Popular through the 30s, 40s and 50s, an evening cape made of a luxury fabric like velvet is an instant wardrobe pick me up.
Because of its propensity to be crushed if not cared for properly, I had been aware of a length of velvet that I have had in my little studio for a while.
When looking through my sewing patterns last night I came across a gorgeous 1930s evening cape marked July 1938 in pencil. It would be a perfect marriage, I decided and I took a deep breath, fortified myself with a cup of coffee and finally cut the treasured velvet.
To say the pattern was light on in instructions is an understatement but at the time the pattern was produced most women would have some experience in making their own clothes if not access to a seasoned dressmaker.
I made a decision to stabilise the Cape front with a selvage edge of silk organza attached with catch stitches and added silk organza to the “Medici collar”. I hemmed with catch stitches….
I plan to make a satin lining today and wear over a black dress for my sons kindergarten performance this evening. Nothing like a deadline!
In the interim here is what Constance Talbot had to say about capes and evening coats in my beloved “The Complete Book of Sewing”…
Before I get started on my own dress, this girls dress was made using the Geranium dress pattern widely famed online, for my daughter with a long skirt in Michael Miller fabric (I think it was Cloud 9 for the bodice with a batiste lining). Probably her last wear as she has been growing. But it was fabulous as a birthday party dress when she turned 2.
On to my vintage reproduction dress…. I adore all the fashion illustrations of romantic floral from the 30s and 40s (which also experienced quite a resurgence in the 80s and 90s). With the addition of revers styled from those appearing in Vogue 5134 this was dress was made for mothers day high tea, using Liberty “hasketh” (100% viscose). The revers on this type of dress appear more frequently in late 30s designs from which I also drew inspiration, (an example of late 30s Australian Women’s Weekly fashions below)…
There were no issues with the fabric but I would warn other sewists using this fabric to be extra careful with cutting the pattern pieces given the subtle one directional pattern of the snowdrops. This was probably the most expensive fabric I have worked with. Mistakes with this equal crushing moments of realisation. Not that I did that (cough, cough).
Alterations included shortening the sleeve and skirt (I used a rolled hemming foot on my Singer 222, did both skirt and sleeves, very fast work). Most seams were trimmed with my vintage Singer pinking attachment. I love working with such a beautiful machine! The waistline seam was lapped.
Anyway, I loved wearing this dress! And it was a great occasion to work towards completion.
What’s not to love? These images were featured in an undated 1920s SUMMER fashions catalogue.
The girls dresses boast delicious airy details. My little girl has so many lovely clothes. But perhaps I can justify one more sweet little something for next years wardrobe…. Most of these tots clothes look basic to draft.
Enjoying an almost perfect morning with my little girl, Ken and Barbie and Constance Talbot (author of one of my favourite 40s sewing books “The Complete Book of Sewing”).
The Winter sunshine on our patio is gorgeous but I am ever watchful for spiders, having been bitten by a redback a few years ago. Not an experience I recommend at all!
Looking forward to Mothers Day on Sunday and will hopefully have completed this pretty 40s dress project. Being in love with a chosen fabric certainly helps. AND I always love sewing with my Singer 222. Such a wonderful machine.
I plan to fully baste the lapped waist seam before stitching…. I have learnt my lesson with previous projects!
Hope everyone else is also having a great week! Happy sewing!
If you sew, you need this pattern in your life. Made the tapered pants. Love, love the pants. The kind of love where you ransack your bedroom looking for them and sob when you discover that alas, they are in the wash. I should add the gorgeous Donna Karan rayon double knit I purchased from Mood online probably has something to do with it.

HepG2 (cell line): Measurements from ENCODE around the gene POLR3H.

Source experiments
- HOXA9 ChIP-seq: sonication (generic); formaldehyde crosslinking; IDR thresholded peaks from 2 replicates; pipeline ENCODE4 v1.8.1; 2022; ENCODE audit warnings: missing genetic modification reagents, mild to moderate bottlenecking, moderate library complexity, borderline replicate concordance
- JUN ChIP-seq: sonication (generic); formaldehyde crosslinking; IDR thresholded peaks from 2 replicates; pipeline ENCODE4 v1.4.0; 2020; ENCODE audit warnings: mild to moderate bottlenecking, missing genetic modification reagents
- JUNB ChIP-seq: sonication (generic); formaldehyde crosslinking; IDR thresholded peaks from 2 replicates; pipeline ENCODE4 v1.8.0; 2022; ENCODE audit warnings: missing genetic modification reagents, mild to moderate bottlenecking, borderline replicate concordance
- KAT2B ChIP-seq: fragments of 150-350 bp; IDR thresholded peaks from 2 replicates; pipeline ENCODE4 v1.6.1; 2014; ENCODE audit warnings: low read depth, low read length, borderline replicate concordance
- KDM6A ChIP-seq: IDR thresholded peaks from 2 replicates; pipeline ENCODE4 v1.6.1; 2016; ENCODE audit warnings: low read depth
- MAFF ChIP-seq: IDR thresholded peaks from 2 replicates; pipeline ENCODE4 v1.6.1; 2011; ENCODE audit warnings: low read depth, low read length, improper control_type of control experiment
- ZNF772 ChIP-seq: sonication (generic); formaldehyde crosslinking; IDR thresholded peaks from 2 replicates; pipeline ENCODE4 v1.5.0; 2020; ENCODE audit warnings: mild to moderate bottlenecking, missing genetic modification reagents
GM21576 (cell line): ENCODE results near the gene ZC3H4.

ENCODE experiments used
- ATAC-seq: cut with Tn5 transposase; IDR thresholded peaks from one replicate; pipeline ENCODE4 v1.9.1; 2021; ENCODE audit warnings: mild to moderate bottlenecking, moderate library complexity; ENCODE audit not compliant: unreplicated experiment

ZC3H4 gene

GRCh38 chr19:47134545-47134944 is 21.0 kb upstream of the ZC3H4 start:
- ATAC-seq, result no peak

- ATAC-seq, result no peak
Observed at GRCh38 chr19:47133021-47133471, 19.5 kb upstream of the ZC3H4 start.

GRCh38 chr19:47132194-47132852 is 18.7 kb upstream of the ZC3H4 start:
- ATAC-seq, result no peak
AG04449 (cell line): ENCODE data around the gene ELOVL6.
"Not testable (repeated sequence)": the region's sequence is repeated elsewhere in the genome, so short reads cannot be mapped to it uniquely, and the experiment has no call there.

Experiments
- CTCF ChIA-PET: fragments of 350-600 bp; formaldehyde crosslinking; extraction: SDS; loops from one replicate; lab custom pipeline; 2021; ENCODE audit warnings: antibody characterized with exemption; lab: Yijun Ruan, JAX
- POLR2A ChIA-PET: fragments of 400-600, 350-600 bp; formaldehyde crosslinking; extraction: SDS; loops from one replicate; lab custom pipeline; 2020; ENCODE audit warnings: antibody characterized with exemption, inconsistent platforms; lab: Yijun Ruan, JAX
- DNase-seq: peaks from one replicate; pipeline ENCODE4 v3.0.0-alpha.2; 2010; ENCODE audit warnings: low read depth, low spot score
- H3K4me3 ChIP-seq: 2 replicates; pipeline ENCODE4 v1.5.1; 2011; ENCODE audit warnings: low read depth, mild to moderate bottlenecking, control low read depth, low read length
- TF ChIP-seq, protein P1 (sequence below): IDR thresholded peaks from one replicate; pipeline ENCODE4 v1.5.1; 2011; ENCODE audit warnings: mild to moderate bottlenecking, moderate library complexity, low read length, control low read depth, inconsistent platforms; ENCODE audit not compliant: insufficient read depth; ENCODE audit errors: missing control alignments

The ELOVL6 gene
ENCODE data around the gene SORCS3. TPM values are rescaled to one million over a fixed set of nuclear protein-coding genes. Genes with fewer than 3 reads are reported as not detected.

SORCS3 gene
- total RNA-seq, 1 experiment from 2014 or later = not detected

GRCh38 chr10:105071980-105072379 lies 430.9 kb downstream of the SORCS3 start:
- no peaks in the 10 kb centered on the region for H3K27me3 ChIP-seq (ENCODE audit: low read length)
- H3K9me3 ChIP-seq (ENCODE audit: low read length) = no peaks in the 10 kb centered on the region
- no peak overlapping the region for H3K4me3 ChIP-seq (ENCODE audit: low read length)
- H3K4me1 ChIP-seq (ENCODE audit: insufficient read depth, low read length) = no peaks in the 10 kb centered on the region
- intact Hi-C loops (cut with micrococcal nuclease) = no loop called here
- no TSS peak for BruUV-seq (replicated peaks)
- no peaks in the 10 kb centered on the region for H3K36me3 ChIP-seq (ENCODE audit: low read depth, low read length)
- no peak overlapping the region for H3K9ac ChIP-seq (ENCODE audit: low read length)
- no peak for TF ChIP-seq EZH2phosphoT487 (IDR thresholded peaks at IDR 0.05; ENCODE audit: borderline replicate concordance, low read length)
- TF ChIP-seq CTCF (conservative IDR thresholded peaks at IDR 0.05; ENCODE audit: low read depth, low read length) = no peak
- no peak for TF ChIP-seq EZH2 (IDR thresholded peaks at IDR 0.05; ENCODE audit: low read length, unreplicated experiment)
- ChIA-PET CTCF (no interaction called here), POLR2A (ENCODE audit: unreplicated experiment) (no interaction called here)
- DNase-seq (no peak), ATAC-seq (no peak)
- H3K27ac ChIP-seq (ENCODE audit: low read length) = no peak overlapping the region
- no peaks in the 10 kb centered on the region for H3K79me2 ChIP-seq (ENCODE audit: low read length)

Clearly I needed a second pair, but paying more shipping from the US to Australia…? Not cheap, especially with the Aussie dollar. I took a deep breath and drove out to the few local fabric stores looking for a ponte or double knit with the same fibre content. I searched online and called some stores in Sydney…. Based on my search, I could buy “less” quality locally for about the same price per yard. In the end I caved. You can’t go passed quality and the fabric has the look and feel of a garment you’d reasonably expect to find in the $300 range. (I adore Donna Karan’s style).
Beautiful and comfortable black pants are a wardrobe workhorse. I plan to make two more pairs (you can whip them up in an evening- my reliable Elna SU made it quick work)…
Like I said, you need this pattern. (And I haven’t even started on the shirt.) Whilst Donna Karan patterns are no longer produced by Vogue, some stores still have some of her more recent patterns in their drawers.
For anyone who is interested, Donna Karan’s autobiography “My Story” is a really interesting read, I read it in a weekend. With two kids, that says something!
Finally started on my Chanel inspired jacket. Fashion fabric is black and white tweed purchased from Mood in 2013. Trim: fairly wide, black, tiny sequins for interest but nothing too flamboyant. Lining is storm blue China silk.
Base pattern is Vogue 7975, neckline restyled to form a more flattering v neckline.
Basting with my treasured vintage silk threads… Aren’t they pretty?
My boy looooves Hanna Andersson style pjs which don’t have masses of ease. I have been using Knitwit 7100 from the 70s (aussie pattern make) to get the same look and feel. This soft , pirate print cotton spandex was purchased at Spotlight last weekend. I made a matching pair of boxer briefs from Ottobre magazine but also used an 80s Kwik Sew leggings pattern as a sloper for some pj pants in the same long John style.
My boy is happy….operation: “jammies” accomplished!
As a little girl growing up in Canberra, I still have memories of being shepherded by my mother along a city Street pavement on a hot Summer afternoon and ushered into the relative cool of a dark fabric store full of fabric, notions and patterns. It was an oasis. It was also an exciting look at another world. The doll like wardrobe she made for me in my early years earnt me the affectionate nickname of “the Duchess” amongst her work colleagues and I vividly remember the beautiful paisley and red velvet creations she proudly made on her elna supermatic (the cream of sewing machines at the time).
Sadly so few of those stores exist now, if at all. All that remains are the store stamps that appear on old pattern envelopes. Such as these in my collection. Most of these examples are local… Claridges, Ganters and even David Jones Canberra which used to sell sewing patterns (no longer). Enjoy the pattern fashion illustrations and designs!